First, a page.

The workplace climate resulting from a combination of organizational pride and employee morale.
Esprit de corps is reinforced through the shared goals, mission and values of the organization and its employees.
The definition turns Esprit de Corps into a simple formula and defines parts that comprise organizational pride and employee morale.
Esprit de Corps = Organizational Pride + Employee Morale
Esprit de Corps is the key to a healthy organization and engaged employees.
Honor First is foundational to the Border Patrol's organizational pride and integral to its Esprit de Corps.
THROWBACK PHOTO OF THE WEEK
The Patch, The Badge, and The Tarantula
Throwback to 2008: An unexpected guest decided to pause on the iconic Border Patrol patch. Who needs backup when you've got eight extra legs on your side?
Note: No agents were terrified in the taking of this photo—officially.
Follow this link to see examples of USBP employees Upholding Honor First.
Juan Cruz Jr. - photo
Border Patrol Agent
Marcus K. Johnson - photo
Border Patrol Agent
The incident occurred on October 19, 2015, at approximately 2:00 a.m. Border Patrol Agents Juan Cruz, Jr. and Marcus K. Johnson responded to a call for assistance by agents working border enforcement duties near the Hidalgo, Texas, Settling Basin. A subject had jumped into the water basin and was struggling to stay afloat. The potential victim was frantically screaming for help and periodically dipping below the surface of the water. The agents quickly improvised a safety line from tow straps and courageously entered the dark, cold water in an attempt to rescue the subject.
Unfortunately, the improvised safety line was not long enough to reach the subject and the dangerous conditions forced the agents to return to land. Cruz swam out for a second time in an attempt to throw the subject a floatation device, but that attempt also failed due to the subject’s panicked state of mind. Upon the arrival of the City of Hidalgo’s Fire Department, the agents were informed that the fire department would not attempt a rescue due to policy constraints dealing with the dangers involved in a night time water rescue.
Both Cruz and Johnson ignored the injuries they had suffered to their bare feet on their previous rescue attempts and for a third time volunteered to try to rescue the subject. They borrowed life vests from the fire department and re-entered the dangerous water. On the third attempt, the agents managed to reach the subject and provide him with a life vest and were able to successfully extract him from the water without further incident.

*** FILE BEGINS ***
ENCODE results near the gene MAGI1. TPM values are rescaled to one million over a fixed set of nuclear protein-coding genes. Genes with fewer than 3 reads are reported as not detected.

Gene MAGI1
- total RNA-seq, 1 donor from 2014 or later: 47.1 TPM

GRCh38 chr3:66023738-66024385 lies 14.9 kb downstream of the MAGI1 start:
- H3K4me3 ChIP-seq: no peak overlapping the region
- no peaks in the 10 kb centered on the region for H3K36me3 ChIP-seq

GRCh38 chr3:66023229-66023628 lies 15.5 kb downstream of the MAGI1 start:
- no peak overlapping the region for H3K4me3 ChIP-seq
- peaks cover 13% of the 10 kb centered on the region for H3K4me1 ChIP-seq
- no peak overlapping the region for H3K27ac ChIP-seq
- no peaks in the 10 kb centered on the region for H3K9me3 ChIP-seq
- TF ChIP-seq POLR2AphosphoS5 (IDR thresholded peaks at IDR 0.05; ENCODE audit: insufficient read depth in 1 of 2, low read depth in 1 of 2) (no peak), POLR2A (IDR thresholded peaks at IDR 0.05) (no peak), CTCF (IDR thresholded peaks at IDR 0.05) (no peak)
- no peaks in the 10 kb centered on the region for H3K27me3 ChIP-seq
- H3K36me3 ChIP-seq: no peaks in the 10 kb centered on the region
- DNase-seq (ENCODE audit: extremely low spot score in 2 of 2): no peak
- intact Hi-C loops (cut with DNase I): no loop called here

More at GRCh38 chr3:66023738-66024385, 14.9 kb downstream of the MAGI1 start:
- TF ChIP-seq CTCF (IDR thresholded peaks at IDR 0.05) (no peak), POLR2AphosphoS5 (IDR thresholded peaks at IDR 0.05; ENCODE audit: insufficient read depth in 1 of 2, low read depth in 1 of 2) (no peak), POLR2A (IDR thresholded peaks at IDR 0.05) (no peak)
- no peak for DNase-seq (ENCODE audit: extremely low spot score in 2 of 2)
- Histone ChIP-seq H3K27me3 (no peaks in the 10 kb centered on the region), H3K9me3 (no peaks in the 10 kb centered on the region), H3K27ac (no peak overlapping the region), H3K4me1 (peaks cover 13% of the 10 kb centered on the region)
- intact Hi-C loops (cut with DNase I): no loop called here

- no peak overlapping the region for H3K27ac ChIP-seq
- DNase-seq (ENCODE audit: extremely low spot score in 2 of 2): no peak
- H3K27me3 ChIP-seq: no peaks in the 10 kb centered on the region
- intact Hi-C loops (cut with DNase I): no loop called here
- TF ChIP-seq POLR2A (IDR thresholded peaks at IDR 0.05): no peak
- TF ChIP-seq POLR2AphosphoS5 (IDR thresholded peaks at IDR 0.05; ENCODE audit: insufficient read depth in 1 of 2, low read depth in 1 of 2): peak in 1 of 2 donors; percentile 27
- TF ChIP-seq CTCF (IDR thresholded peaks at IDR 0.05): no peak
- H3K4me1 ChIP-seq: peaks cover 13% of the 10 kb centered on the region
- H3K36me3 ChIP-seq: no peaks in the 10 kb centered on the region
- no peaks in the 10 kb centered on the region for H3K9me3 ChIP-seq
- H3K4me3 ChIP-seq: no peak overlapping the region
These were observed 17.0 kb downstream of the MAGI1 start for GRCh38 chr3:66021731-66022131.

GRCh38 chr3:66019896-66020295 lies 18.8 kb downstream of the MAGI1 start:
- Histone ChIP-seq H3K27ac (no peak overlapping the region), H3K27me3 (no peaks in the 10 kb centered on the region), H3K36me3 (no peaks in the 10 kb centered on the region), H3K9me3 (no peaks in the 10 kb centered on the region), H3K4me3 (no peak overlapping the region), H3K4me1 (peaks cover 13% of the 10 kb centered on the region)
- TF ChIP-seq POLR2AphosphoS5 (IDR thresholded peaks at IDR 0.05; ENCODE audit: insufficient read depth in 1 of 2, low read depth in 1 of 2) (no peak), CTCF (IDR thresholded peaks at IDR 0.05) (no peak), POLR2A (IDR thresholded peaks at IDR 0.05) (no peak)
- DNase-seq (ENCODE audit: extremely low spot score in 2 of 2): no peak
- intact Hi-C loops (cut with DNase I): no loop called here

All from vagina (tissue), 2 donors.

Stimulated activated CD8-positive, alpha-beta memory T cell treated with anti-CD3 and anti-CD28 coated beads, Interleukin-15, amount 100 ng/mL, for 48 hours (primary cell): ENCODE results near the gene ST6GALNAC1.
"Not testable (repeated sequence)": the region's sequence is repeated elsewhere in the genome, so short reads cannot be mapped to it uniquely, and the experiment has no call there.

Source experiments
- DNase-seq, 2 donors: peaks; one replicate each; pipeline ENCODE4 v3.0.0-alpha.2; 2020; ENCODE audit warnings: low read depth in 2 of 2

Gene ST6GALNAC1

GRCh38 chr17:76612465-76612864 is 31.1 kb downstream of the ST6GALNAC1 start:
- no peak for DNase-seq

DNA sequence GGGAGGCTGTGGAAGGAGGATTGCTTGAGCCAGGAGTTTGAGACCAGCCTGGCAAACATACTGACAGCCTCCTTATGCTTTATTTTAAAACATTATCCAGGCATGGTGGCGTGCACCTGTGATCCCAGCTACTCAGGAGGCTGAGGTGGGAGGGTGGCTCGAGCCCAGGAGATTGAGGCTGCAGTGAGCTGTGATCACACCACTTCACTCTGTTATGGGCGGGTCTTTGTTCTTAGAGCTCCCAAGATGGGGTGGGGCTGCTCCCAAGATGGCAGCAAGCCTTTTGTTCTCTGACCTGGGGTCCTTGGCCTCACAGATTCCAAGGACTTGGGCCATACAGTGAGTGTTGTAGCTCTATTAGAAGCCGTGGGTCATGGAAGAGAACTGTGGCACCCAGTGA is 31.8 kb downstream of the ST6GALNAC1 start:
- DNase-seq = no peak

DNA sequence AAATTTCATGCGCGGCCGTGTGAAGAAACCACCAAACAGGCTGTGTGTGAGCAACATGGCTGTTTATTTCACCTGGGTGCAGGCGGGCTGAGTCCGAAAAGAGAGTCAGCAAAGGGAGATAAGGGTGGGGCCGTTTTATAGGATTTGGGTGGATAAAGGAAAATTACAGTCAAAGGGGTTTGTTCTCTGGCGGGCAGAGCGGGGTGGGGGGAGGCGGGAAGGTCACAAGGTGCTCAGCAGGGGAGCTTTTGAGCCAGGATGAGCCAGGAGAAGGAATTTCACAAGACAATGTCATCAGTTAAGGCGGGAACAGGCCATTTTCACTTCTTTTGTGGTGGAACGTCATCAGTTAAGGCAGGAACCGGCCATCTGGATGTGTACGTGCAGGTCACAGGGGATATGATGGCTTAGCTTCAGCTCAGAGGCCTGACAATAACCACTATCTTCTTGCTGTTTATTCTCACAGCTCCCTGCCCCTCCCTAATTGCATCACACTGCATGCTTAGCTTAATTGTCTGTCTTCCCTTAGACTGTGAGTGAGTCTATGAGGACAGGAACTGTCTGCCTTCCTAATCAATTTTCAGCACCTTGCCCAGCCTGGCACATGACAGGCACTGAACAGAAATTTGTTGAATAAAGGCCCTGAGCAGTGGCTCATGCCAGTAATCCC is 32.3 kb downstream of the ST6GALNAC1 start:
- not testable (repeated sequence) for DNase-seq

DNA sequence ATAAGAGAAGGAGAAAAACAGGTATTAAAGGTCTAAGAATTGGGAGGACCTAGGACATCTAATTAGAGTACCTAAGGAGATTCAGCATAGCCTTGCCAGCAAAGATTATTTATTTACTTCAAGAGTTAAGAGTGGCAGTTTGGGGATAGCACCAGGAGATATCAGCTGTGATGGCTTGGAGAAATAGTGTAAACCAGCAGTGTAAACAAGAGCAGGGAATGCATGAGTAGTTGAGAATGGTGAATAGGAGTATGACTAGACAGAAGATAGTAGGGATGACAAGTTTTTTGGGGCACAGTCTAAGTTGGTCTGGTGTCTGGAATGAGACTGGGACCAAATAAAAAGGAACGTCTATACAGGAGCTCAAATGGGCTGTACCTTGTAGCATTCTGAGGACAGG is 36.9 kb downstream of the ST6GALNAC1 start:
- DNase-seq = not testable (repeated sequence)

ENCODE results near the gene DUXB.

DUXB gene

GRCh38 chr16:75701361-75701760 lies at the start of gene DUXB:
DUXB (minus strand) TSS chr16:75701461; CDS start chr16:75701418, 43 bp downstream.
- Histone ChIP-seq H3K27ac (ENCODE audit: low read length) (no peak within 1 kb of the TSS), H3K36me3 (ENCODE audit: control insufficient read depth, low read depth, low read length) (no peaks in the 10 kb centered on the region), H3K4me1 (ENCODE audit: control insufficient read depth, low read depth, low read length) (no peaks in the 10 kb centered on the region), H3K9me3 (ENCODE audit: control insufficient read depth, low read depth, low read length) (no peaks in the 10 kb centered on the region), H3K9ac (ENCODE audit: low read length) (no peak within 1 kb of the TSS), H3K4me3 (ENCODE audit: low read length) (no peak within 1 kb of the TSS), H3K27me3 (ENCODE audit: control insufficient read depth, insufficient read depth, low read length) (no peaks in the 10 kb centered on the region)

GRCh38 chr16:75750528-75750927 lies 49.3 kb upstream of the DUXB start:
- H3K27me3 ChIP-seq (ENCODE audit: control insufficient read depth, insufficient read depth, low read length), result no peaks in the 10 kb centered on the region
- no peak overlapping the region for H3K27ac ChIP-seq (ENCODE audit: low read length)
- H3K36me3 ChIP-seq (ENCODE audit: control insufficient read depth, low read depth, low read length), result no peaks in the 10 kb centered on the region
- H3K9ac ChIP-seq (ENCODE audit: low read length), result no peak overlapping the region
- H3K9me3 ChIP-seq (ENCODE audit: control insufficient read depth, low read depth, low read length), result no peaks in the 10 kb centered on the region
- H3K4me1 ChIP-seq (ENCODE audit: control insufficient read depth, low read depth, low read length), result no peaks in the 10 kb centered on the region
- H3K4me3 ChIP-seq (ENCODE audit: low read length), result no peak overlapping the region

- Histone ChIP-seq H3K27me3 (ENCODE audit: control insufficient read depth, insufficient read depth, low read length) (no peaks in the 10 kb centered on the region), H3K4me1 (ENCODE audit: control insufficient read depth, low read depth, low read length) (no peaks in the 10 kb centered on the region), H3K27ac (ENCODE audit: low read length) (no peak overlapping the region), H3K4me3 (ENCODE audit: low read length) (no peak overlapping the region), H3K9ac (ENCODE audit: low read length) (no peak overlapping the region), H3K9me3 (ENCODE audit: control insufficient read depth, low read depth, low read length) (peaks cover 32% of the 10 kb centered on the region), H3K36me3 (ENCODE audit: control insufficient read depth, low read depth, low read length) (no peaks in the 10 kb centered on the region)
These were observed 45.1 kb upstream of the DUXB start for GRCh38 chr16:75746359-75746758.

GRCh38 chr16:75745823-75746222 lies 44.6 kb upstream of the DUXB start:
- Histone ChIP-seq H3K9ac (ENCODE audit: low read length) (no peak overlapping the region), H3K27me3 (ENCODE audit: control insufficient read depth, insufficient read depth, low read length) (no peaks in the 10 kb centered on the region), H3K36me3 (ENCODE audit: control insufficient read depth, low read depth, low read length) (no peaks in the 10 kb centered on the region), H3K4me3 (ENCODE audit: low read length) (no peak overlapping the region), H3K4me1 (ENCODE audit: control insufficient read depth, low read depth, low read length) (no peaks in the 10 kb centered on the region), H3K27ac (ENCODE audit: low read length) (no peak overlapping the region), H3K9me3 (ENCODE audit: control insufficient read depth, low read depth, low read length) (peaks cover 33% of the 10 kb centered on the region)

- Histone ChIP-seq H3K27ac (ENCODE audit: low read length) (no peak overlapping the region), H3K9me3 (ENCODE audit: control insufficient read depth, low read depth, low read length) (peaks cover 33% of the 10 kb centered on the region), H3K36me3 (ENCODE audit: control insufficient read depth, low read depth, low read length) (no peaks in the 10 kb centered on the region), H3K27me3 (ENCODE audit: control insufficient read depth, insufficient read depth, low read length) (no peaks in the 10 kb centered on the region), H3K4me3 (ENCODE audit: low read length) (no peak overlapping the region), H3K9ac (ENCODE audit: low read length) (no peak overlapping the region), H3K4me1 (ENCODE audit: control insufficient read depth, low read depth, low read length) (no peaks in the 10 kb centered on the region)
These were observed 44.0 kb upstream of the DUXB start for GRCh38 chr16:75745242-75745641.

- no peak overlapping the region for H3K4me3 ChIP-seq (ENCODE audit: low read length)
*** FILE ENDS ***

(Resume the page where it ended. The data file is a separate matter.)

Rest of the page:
The subject was examined by emergency medical technicians at the scene and found to be in good health and not in need of further medical attention. Both Cruz and Johnson were treated for their injuries at a local hospital and released the same night.
As of March 6, 2023 the U.S. Border Patrol has suffered 155* fallen.
The following names hold a distinguished position, as they have made the ultimate sacrifice in their unwavering commitment to uphold the oath each officer took to protect and defend the United States of America.
The facts concerning each officer are presented with minimal editing to preserve the "language of the day" found in the original reports, providing readers with a sense of historical context.
In compliance with the Privacy Act of 1974, the cause of death for employees who lost their lives in the line of duty due to exposure to lethal illnesses will not be disclosed.
* Please note that despite their deaths meeting the criteria for Line-of-Duty-Deaths at the time, Patrol Inspector Garvis Field Harrell and Border Patrol Agent John Charles Gigax are not officially recognized as fallen by either the Customs and Border Protection or the U.S. Border Patrol. However, HonorFirst.com respectfully recognizes and includes both Inspector Harrell and Agent Gigax among those who have fallen in the line of duty.
Date of Birth: February 5, 1882
Entered on Duty: August 15, 1918
Title: Mounted Watchman
End of Watch: October 21, 1922
Mounted Guard Charles Gardiner was shot and killed without warning by the driver of a wagon loaded with smuggled liquor. Gardiner was approaching the vehicle to inspect it when the unprovoked attack occurred. The report indicated that he approached a one-horse wagon containing two Mexicans for the purpose of questioning them as to their immigration status and that they jumped from the wagon, immediately firing upon him from close range.
Survivor benefits - As per this document, his wife received $66.67 per month for her and their four children. Then $49.50 for her and one child.
John A. Rector
Date of Birth: August 23, 1898
Entered on Duty: March 13, 1928
Title: Patrol Inspector
End of Watch: October 16, 1956
At approximately 11:30 a.m., October 16, 1956, Patrol Inspector John A. Rector was accidently shot by the firing of a .357 Magnum revolver by fellow officer, Bill Jordan. The mishap occurred at the Chula Vista Sector Headquarters as two officers were discussing various guns and their limitations and advantages. During the course of the conversation, the .357 Magnum was unloaded, examined, then reloaded, and placed in a desk drawer. The two officers then examined a .22 revolver and soon the discussion returned to the .357 Magnum. At this point, Patrol Inspector Jordan reached into the desk drawer, picked up the pistol, and without realizing that it had been reloaded, pulled the trigger.